Margaret Masterman was a pioneer in the field of computational linguistics.
Working in the earliest days of language processing by computer, she
believed that meaning, not grammar, was the key to understanding languages,
and that machines could determine the meaning of sentences. She was able,
even on simple machines, to undertake sophisticated experiments in machine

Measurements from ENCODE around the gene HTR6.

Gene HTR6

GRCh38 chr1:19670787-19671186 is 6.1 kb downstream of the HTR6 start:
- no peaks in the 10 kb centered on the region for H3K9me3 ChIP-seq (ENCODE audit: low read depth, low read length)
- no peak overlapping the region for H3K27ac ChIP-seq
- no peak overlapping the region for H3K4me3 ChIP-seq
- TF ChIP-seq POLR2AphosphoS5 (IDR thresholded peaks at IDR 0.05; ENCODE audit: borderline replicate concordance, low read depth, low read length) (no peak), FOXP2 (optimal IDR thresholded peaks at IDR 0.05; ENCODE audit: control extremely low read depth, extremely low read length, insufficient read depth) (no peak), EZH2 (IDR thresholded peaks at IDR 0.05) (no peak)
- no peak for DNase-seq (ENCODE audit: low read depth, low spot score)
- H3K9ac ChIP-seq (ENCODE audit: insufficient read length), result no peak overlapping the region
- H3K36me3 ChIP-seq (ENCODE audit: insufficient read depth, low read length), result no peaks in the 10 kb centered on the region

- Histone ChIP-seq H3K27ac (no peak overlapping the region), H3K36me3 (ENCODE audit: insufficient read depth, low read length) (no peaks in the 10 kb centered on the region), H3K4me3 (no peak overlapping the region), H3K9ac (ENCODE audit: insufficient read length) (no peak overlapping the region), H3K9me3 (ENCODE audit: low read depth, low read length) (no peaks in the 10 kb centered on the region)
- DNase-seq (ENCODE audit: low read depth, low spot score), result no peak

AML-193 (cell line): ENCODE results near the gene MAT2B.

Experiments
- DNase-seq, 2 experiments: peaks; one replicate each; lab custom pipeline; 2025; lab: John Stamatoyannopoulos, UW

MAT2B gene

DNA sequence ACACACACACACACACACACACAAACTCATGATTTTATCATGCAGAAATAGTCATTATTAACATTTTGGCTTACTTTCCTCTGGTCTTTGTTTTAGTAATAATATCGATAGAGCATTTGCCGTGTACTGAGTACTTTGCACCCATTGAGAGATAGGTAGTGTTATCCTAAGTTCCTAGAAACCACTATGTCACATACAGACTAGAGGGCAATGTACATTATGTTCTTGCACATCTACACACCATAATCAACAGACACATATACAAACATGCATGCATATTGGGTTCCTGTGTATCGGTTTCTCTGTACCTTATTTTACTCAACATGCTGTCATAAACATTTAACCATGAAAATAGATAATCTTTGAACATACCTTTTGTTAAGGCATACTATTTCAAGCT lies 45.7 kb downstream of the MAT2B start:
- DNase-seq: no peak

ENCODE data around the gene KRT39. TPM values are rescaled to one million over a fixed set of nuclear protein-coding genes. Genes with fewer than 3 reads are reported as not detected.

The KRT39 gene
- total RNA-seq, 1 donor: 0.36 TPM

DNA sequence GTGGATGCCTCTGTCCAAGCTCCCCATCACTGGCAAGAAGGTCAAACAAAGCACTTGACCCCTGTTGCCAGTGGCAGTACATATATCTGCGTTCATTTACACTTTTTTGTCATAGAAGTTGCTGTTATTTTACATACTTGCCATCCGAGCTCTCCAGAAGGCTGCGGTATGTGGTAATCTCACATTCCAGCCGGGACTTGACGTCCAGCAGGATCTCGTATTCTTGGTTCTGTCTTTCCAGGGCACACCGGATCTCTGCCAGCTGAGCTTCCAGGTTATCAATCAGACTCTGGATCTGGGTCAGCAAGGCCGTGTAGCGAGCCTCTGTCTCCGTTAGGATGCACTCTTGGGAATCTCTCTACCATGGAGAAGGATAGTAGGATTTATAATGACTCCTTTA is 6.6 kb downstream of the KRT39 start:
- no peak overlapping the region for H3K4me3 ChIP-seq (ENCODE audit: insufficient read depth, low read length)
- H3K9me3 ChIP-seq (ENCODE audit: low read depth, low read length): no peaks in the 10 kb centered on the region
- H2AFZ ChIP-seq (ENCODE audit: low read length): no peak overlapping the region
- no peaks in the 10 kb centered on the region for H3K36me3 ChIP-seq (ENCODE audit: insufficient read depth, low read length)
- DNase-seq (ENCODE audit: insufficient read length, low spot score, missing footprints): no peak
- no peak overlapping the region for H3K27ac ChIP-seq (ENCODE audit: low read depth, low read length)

translation, and carried out important work on the use of semantic codings
and thesauri to determine the meaning structure of texts. This volume
brings together Masterman's groundbreaking papers for the first time.
Through his insightful commentaries, Yorick Wilks argues that Masterman
came close to developing a computational theory of language meaning based
on the ideas of Wittgenstein, and shows the importance of her work in the
philosophy of science and the nature of iconic languages. Of key interest
in computational linguistics and artificial intelligence, it will remind
scholars of Masterman's significant contribution to the field.